This year's corn crop went into the ground at what seemed to be record speed. Darrill Good and Scott Irwin, Department of Agricultural and Consumer Economics, University of Illinois, researched just how much faster growers planted the corn crop compared to previous years.
How fast can corn be planted? After watching corn planting progress this year, it is clear that growers can cover a lot of ground fast. Most of the corn crop in the 18 official corn states was planted in five weeks.
But has corn planting actually occurred at a faster rate than in previous years?
Darrel Good and Scott Irwin at the University of Illinois researched this very question. They first considered the pace of planting that occurred on a week for peak corn planting in Indiana, Illinois and Iowa. The pair saw no trend towards a larger percentage of crop planted on the peak week from 1960 to 2011.
So Good and Irwin expanded their research to look at planting progress per day of suitable fieldwork. A suitable fieldwork day was determined from USDA’s weekly progress reports. They also limited the research to Illinois.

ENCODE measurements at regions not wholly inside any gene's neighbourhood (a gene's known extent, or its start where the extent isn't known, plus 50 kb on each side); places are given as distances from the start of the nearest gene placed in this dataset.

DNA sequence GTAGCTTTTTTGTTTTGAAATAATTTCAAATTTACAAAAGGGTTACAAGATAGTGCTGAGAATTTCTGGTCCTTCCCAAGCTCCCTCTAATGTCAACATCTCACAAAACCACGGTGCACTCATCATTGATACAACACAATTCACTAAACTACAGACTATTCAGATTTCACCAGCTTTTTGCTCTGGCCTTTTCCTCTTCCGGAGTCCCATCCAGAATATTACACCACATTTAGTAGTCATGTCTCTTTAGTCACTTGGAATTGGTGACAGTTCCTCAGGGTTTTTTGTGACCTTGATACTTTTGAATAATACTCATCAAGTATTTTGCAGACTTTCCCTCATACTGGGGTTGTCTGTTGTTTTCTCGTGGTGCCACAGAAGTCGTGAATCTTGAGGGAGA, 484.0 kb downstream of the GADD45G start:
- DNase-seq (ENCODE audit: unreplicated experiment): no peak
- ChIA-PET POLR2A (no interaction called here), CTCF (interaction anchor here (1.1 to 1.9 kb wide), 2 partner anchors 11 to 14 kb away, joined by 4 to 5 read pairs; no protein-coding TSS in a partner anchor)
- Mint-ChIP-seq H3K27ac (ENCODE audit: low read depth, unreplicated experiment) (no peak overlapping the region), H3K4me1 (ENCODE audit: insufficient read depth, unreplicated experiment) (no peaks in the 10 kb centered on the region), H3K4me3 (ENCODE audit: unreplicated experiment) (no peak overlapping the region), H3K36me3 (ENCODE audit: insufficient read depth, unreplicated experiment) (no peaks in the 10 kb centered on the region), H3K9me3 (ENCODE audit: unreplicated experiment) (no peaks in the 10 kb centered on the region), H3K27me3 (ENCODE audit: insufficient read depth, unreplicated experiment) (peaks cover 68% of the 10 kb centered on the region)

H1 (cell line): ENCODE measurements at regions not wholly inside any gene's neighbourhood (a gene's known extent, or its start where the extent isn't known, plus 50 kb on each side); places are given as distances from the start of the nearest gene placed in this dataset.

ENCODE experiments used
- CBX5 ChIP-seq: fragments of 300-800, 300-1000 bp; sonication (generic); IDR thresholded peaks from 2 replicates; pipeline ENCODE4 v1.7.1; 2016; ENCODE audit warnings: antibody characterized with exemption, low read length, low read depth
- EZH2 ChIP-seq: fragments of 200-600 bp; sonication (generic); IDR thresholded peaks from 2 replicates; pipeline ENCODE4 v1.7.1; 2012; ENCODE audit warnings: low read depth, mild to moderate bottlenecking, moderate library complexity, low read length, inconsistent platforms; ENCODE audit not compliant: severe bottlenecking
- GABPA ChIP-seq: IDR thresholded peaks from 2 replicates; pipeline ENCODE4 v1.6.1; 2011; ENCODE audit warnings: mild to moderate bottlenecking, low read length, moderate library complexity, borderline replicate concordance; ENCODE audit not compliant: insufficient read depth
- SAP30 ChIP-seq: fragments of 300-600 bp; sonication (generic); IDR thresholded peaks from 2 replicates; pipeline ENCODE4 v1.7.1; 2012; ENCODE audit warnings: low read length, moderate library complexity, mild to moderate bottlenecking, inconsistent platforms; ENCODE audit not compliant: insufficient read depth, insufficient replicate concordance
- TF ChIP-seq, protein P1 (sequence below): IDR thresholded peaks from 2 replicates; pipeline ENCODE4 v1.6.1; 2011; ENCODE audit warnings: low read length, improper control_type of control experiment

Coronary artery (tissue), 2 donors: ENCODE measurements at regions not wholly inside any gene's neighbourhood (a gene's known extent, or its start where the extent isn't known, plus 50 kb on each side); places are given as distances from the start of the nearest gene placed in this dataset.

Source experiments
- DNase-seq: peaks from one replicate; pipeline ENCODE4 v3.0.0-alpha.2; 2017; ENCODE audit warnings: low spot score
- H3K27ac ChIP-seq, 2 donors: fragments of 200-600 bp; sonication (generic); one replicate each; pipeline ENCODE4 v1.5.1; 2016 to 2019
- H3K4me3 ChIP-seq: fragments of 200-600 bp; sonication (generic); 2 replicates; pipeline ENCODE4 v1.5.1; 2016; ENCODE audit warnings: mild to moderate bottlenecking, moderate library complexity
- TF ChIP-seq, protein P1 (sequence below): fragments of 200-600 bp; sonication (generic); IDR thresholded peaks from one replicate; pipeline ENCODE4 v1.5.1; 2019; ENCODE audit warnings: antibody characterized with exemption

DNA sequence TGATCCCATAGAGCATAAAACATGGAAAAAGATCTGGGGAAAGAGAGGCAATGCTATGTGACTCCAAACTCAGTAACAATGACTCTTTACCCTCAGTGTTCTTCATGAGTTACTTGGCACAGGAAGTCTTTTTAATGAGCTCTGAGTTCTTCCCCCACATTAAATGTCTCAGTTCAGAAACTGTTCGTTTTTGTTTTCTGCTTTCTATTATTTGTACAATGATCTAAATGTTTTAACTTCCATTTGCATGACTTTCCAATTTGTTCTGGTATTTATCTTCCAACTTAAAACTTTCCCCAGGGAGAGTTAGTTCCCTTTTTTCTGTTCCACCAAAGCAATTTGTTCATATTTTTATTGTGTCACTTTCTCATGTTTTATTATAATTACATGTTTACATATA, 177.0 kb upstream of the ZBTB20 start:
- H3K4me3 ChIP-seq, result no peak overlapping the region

The results: Yes, Illinois growers are planting more corn per day than four decades ago.
“The bottom line is that farmers in Illinois can now plant about 15-20% more acres of corn per suitable field day than they could in the 1970s,” states the report from Good and Irwin. “This increase is likely due to improvements in planter technology and increases in the average size of planters.
“The results also indicate that while more corn acres in Illinois were planted per day from 1970 through 2011, there has been only a very small trend increase in the percentage of the crop planted per day," the report continues. "Taken together, these results suggest that planting speed has adjusted at about the same rate as the increase of corn acres in Illinois.”
To read the full report, visit http://www.farmdocdaily.illinois.edu/2011/06/corn_planting_speed_revisited.html.